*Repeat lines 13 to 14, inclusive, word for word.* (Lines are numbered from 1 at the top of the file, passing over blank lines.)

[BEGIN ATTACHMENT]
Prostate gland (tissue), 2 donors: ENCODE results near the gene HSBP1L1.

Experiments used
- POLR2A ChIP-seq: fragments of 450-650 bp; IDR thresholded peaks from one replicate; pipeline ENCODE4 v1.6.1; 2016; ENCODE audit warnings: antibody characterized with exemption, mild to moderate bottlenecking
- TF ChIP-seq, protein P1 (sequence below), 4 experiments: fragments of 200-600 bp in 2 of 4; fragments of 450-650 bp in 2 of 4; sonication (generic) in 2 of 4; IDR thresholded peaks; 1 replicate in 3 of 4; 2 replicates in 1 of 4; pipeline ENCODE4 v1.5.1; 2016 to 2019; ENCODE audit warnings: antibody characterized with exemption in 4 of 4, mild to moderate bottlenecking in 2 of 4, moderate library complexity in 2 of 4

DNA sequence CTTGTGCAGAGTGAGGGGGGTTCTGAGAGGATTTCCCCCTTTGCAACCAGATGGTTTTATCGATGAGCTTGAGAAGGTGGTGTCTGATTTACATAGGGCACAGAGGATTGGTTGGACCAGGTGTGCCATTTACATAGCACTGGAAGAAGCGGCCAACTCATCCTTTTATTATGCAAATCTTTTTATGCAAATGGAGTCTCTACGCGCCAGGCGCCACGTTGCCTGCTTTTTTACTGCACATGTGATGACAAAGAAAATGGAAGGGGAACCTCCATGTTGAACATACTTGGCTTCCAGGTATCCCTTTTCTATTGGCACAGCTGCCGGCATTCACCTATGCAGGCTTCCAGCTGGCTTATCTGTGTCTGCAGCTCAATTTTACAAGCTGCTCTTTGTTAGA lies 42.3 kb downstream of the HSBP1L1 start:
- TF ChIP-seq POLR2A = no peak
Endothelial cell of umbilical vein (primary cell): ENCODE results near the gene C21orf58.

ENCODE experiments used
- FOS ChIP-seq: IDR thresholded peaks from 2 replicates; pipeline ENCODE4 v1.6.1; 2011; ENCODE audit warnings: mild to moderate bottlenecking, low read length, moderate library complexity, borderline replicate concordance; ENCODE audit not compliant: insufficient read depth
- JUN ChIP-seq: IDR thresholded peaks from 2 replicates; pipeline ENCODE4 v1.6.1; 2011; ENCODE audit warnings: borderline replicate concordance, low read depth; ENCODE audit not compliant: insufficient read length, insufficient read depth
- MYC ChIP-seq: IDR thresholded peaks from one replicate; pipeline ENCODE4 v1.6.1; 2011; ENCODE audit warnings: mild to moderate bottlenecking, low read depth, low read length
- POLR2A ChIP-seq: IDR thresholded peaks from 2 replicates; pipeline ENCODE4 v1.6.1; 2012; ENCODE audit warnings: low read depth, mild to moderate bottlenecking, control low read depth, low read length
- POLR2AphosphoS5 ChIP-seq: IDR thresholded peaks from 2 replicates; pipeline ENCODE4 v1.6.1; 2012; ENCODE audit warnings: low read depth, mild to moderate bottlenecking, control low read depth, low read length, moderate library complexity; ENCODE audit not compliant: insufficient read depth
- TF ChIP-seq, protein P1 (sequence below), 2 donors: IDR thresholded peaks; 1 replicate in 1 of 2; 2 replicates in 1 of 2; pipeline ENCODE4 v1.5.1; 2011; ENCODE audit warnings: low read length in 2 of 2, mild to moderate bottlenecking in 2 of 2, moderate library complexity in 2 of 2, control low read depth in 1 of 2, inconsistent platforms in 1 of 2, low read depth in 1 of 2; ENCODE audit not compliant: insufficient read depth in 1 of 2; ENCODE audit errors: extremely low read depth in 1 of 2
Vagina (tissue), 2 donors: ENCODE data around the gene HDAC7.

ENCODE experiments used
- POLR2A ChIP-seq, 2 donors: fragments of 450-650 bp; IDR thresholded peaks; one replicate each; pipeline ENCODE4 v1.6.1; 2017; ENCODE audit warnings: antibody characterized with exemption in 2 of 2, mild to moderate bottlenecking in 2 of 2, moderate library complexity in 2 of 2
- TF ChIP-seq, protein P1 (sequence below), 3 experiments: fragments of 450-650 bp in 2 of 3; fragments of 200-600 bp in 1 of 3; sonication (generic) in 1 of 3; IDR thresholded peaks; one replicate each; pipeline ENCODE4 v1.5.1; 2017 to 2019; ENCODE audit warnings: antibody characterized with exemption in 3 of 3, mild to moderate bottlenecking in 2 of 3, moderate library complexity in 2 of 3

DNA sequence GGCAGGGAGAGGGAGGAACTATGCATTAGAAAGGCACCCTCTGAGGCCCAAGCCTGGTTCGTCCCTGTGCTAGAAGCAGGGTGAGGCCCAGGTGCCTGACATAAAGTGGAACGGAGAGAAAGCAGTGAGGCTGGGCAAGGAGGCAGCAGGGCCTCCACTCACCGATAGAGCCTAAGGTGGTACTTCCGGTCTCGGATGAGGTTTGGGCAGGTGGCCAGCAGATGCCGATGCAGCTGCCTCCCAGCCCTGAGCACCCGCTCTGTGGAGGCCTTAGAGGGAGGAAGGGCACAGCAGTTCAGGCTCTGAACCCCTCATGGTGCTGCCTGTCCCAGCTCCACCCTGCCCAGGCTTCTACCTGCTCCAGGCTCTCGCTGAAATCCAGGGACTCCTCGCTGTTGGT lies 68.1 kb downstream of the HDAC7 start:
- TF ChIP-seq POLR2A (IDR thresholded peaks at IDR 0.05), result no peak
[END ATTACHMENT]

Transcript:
- POLR2AphosphoS5 ChIP-seq: IDR thresholded peaks from 2 replicates; pipeline ENCODE4 v1.6.1; 2012; ENCODE audit warnings: low read depth, mild to moderate bottlenecking, control low read depth, low read length, moderate library complexity; ENCODE audit not compliant: insufficient read depth
- TF ChIP-seq, protein P1 (sequence below), 2 donors: IDR thresholded peaks; 1 replicate in 1 of 2; 2 replicates in 1 of 2; pipeline ENCODE4 v1.5.1; 2011; ENCODE audit warnings: low read length in 2 of 2, mild to moderate bottlenecking in 2 of 2, moderate library complexity in 2 of 2, control low read depth in 1 of 2, inconsistent platforms in 1 of 2, low read depth in 1 of 2; ENCODE audit not compliant: insufficient read depth in 1 of 2; ENCODE audit errors: extremely low read depth in 1 of 2